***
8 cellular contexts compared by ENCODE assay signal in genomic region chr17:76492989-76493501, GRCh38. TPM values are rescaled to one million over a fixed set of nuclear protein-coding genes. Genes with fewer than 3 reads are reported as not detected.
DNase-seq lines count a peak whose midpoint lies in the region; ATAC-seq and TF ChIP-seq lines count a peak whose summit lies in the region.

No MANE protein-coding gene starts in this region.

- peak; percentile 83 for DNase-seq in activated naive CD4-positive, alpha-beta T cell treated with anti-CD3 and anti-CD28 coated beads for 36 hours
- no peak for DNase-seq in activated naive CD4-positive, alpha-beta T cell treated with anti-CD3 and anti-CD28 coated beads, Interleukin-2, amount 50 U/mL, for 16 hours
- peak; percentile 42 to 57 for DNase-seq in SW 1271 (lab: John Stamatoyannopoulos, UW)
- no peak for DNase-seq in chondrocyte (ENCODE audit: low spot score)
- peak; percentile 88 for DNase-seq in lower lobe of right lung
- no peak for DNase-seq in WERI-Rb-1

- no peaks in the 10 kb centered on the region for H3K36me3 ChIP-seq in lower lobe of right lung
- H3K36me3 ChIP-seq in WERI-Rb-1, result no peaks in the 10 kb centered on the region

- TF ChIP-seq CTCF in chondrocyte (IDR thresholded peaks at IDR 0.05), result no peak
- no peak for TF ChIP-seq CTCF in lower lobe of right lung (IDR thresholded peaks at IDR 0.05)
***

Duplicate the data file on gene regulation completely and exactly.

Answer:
8 cellular contexts compared by ENCODE assay signal in genomic region chr17:76492989-76493501, GRCh38. TPM values are rescaled to one million over a fixed set of nuclear protein-coding genes. Genes with fewer than 3 reads are reported as not detected.
DNase-seq lines count a peak whose midpoint lies in the region; ATAC-seq and TF ChIP-seq lines count a peak whose summit lies in the region.

No MANE protein-coding gene starts in this region.

- peak; percentile 83 for DNase-seq in activated naive CD4-positive, alpha-beta T cell treated with anti-CD3 and anti-CD28 coated beads for 36 hours
- no peak for DNase-seq in activated naive CD4-positive, alpha-beta T cell treated with anti-CD3 and anti-CD28 coated beads, Interleukin-2, amount 50 U/mL, for 16 hours
- peak; percentile 42 to 57 for DNase-seq in SW 1271 (lab: John Stamatoyannopoulos, UW)
- no peak for DNase-seq in chondrocyte (ENCODE audit: low spot score)
- peak; percentile 88 for DNase-seq in lower lobe of right lung
- no peak for DNase-seq in WERI-Rb-1

- no peaks in the 10 kb centered on the region for H3K36me3 ChIP-seq in lower lobe of right lung
- H3K36me3 ChIP-seq in WERI-Rb-1, result no peaks in the 10 kb centered on the region

- TF ChIP-seq CTCF in chondrocyte (IDR thresholded peaks at IDR 0.05), result no peak
- no peak for TF ChIP-seq CTCF in lower lobe of right lung (IDR thresholded peaks at IDR 0.05)